The Second Conference on Measuring Human Progress, organized by the Human Development Report Office, will take place on 4–5 March as a part of an on-going initiative to strengthen the nexus between the human development concept, its measurement, and its policy impact.
The conference coincides with the fifth anniversary of the Commission on the Measurement of Economic Performance and Social Progress, established on the initiative of President Sarkozy of France in April 2008 to examine the relevance of GDP as measure of economic, environmental and social sustainability and societal well-being in general. Bringing together renowned experts from several countries, the Commission was overseen by professors Joseph E. Stiglitz of Columbia University, Amartya Sen of Harvard University, and Jean-Paul Fitoussi of the Institut d'Etudes Politiques de Paris.
The commission’s report, also known as the Stiglitz-Sen-Fitoussi Report, recognized the Human Development Index (HDI) as an example of an aggregate composite index that goes beyond GDP. It is worth mentioning that the HDI was introduced in the first Human Development Report in 1990 as an alternative to GDP for measuring human progress. Mahbub ul Haq, the author of this first Human Development Report, wrote that income is not the sum total of human life, and that people often value achievements that do not show up at all in higher measured income or growth figures.
Professors Stiglitz, Sen and Fitoussi will participate in the Second Conference on Measuring Human Progress, which will provide a platform for participants to take stock of current practices of measuring human progress and to discuss ideas for the future. The Conference stems from the determination of the UNDP Human Development Report Office to regularly evaluate and improve its methodology of measuring human development. In particular, it will examine ways to make human development indices more appealing to policy makers, social advocates and the media while strengthening them conceptually and statistically. With participants from academia, national governments, national statistical offices, civil society, and regional and international organizations, the conference will address the utility and interpretability of the indices in planning, decision making and advocacy, as well as methodological and statistical aspects of the measuring process.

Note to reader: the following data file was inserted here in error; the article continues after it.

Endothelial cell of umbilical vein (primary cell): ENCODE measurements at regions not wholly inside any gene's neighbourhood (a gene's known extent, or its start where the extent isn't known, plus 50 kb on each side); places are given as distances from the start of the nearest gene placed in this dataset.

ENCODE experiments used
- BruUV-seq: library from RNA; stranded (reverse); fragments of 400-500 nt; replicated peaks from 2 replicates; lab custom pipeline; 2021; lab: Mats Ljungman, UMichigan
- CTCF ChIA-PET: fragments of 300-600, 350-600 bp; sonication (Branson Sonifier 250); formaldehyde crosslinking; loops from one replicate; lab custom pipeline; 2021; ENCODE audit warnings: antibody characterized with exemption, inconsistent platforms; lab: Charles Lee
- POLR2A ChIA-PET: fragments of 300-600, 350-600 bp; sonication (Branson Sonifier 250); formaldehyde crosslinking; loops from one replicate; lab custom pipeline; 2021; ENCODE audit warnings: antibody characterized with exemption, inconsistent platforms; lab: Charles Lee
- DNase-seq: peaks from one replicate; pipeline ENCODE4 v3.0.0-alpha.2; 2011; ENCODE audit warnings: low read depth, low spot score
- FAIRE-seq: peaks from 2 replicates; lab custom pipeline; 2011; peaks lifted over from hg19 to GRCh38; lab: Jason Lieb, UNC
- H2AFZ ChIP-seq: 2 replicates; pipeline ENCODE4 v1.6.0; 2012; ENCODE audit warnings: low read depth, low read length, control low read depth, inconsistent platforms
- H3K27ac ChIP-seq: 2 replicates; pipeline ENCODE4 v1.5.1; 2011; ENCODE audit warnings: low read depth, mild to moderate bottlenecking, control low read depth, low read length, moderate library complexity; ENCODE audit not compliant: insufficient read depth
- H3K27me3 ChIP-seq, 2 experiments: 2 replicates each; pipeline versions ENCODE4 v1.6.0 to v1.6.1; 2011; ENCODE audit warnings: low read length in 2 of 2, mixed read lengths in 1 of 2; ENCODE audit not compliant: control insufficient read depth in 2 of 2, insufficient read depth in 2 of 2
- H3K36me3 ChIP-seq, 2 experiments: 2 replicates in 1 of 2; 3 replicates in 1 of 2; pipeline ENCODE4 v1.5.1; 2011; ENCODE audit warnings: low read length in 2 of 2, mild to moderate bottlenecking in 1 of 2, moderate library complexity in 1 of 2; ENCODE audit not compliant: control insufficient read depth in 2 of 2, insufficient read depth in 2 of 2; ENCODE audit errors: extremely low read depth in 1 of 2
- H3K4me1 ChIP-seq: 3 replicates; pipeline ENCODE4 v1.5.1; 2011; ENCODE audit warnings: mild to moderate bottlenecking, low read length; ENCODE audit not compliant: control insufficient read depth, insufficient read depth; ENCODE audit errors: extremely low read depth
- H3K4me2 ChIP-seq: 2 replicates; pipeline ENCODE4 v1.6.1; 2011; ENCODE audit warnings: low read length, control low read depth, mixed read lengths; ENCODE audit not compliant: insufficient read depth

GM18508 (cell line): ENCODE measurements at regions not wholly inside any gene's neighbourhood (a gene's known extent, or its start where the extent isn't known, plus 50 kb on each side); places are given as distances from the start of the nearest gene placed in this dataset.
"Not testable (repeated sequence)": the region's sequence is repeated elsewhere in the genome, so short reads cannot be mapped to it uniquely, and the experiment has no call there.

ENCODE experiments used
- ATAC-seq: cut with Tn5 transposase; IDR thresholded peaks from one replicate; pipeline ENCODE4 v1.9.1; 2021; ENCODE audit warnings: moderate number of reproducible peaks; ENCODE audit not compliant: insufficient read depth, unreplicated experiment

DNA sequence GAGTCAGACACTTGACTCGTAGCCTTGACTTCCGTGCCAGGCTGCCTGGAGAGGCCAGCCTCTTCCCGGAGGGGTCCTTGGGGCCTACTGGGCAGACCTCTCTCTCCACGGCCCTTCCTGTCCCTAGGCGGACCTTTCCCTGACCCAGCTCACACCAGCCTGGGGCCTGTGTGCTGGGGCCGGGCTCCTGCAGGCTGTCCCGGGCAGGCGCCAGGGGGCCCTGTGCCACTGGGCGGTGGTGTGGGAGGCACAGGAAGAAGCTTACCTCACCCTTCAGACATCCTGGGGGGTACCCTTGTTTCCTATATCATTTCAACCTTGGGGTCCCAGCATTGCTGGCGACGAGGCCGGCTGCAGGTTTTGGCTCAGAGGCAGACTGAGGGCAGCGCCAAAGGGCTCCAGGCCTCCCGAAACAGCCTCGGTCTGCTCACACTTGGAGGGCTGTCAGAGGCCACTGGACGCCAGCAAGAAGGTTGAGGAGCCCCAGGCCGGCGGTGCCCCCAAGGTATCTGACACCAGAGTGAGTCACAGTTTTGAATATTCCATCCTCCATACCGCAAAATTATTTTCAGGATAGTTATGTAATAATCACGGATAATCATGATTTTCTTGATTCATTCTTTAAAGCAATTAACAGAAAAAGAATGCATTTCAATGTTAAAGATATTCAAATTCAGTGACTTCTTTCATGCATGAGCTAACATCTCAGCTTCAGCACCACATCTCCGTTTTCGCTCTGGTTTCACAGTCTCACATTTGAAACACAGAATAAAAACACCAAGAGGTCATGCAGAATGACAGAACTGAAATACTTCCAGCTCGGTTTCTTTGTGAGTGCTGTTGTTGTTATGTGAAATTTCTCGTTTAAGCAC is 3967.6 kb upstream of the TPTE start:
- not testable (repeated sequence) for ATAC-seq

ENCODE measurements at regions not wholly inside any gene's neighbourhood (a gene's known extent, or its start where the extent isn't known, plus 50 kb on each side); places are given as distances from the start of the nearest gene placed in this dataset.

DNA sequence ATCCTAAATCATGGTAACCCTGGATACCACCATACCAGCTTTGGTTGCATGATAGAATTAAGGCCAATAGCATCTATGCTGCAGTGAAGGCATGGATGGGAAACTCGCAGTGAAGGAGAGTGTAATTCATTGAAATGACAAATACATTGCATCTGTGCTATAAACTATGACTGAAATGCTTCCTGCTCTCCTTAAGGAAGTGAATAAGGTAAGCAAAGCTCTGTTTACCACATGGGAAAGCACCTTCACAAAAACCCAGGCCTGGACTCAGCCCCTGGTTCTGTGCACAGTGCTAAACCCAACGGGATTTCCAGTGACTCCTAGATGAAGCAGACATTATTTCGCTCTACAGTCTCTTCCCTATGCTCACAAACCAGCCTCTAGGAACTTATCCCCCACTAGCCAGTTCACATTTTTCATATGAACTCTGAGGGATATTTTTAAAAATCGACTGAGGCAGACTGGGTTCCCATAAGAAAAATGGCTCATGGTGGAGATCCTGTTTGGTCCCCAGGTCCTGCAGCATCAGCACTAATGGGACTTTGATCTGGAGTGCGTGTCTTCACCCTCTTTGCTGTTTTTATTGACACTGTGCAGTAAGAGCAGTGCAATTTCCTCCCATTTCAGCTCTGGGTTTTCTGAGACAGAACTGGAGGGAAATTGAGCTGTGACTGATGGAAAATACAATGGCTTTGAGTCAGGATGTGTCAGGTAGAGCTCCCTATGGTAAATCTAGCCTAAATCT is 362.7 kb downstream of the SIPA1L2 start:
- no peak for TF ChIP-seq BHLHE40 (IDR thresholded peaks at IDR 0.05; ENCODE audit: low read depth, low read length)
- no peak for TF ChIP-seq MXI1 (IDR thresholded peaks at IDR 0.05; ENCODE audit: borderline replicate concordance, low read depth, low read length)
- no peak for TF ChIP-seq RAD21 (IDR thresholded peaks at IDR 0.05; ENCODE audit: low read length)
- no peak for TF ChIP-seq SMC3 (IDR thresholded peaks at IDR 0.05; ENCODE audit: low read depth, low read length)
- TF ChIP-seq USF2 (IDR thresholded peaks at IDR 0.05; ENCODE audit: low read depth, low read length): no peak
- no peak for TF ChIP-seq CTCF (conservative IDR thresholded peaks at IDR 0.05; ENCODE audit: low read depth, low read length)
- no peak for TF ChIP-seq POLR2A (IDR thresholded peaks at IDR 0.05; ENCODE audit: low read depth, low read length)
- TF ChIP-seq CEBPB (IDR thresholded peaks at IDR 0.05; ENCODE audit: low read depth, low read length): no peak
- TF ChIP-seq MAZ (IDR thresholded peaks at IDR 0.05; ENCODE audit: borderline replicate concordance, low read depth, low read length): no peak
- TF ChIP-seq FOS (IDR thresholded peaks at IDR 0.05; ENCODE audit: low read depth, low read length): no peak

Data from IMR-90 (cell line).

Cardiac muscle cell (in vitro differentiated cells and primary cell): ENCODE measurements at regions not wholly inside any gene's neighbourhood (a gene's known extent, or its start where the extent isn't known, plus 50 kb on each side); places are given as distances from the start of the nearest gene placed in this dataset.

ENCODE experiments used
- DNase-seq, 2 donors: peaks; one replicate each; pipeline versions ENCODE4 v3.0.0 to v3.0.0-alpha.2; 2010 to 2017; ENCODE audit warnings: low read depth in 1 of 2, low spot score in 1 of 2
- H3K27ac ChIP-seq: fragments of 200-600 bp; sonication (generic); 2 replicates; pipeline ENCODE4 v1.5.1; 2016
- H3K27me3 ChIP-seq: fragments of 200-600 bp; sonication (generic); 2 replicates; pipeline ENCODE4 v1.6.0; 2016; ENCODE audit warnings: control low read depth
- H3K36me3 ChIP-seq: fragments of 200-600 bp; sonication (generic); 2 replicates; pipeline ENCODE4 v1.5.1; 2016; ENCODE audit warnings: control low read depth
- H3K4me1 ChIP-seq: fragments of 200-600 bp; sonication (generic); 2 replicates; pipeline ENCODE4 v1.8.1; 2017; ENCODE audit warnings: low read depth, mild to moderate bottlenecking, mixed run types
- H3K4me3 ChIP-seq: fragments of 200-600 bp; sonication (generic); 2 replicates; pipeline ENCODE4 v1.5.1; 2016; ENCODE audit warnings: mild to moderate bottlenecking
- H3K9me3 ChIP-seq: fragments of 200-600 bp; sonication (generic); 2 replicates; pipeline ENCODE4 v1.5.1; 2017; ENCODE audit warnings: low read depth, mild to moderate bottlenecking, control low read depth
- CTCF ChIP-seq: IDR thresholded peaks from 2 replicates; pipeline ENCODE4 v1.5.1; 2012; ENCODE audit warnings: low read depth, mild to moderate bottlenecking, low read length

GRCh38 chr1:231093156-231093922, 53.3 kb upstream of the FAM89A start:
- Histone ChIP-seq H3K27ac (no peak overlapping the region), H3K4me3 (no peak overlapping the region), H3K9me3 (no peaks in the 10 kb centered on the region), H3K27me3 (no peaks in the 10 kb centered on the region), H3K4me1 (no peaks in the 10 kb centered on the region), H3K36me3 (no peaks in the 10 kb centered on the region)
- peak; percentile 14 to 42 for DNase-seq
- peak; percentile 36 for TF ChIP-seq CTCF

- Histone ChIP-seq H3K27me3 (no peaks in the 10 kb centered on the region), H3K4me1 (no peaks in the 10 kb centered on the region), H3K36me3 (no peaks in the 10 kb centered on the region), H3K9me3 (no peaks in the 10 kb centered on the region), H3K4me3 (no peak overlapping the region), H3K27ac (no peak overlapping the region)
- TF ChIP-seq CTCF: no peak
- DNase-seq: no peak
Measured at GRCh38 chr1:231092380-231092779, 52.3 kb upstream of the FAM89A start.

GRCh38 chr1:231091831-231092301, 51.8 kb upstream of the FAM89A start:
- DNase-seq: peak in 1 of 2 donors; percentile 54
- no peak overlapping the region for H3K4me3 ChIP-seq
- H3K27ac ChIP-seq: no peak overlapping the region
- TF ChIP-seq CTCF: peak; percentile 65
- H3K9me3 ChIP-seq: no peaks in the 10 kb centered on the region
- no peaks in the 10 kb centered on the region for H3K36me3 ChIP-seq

In response to some of the criticisms raised over the 20 years of the reports’ existence, the 2010 Human Development Report introduced a revised HDI and new indices, labeled “experimental” – an inequality-adjusted HDI, a gender inequality index and a multidimensional poverty index – developed in adherence with a defined set of quality criteria: conceptual relevance, reliability, value-added, power of discrimination and availability of data. With opinions in the development community divided on the changes that had been made, this revision generated considerable debate, and in January 2012 the Human Development Report Office organized the first Conference on Measuring Human Progress to take another look at the indices. Amartya Sen participated in the conference, which brought together a range of experts – both critics and supporters of the changes. The discussions were lively and rich, although little consensus was reached on what further changes are needed, the overall position of the conference was that the family of human development indices should be kept simple and be designed to endure challenges over time.
The Second Conference will go a step further. A group of renowned experts, including James Foster and Stephan Klasen, will address concerns about – and the limitations of – the current HD measures, proposing viable alternatives or justifications for the current methods used to measure human development. Comments on their proposals from other experts, including Professor Tony Atkinson, will be fed back to the authors, who will develop the proposals further. The final proposals will be presented at the conference for discussion by all participants, eventually leading to additional improvements to the indices within the adopted quality framework. A summary of the new proposals, along with notes from the discussion, will be posted in future blogs for further public scrutiny and inputs.
The expectation is that the revised human development indices will play a major role in advancing UNDP’s thinking about human development measurement, and will be a significant contribution to the growing international conversation about how best to measure development progress.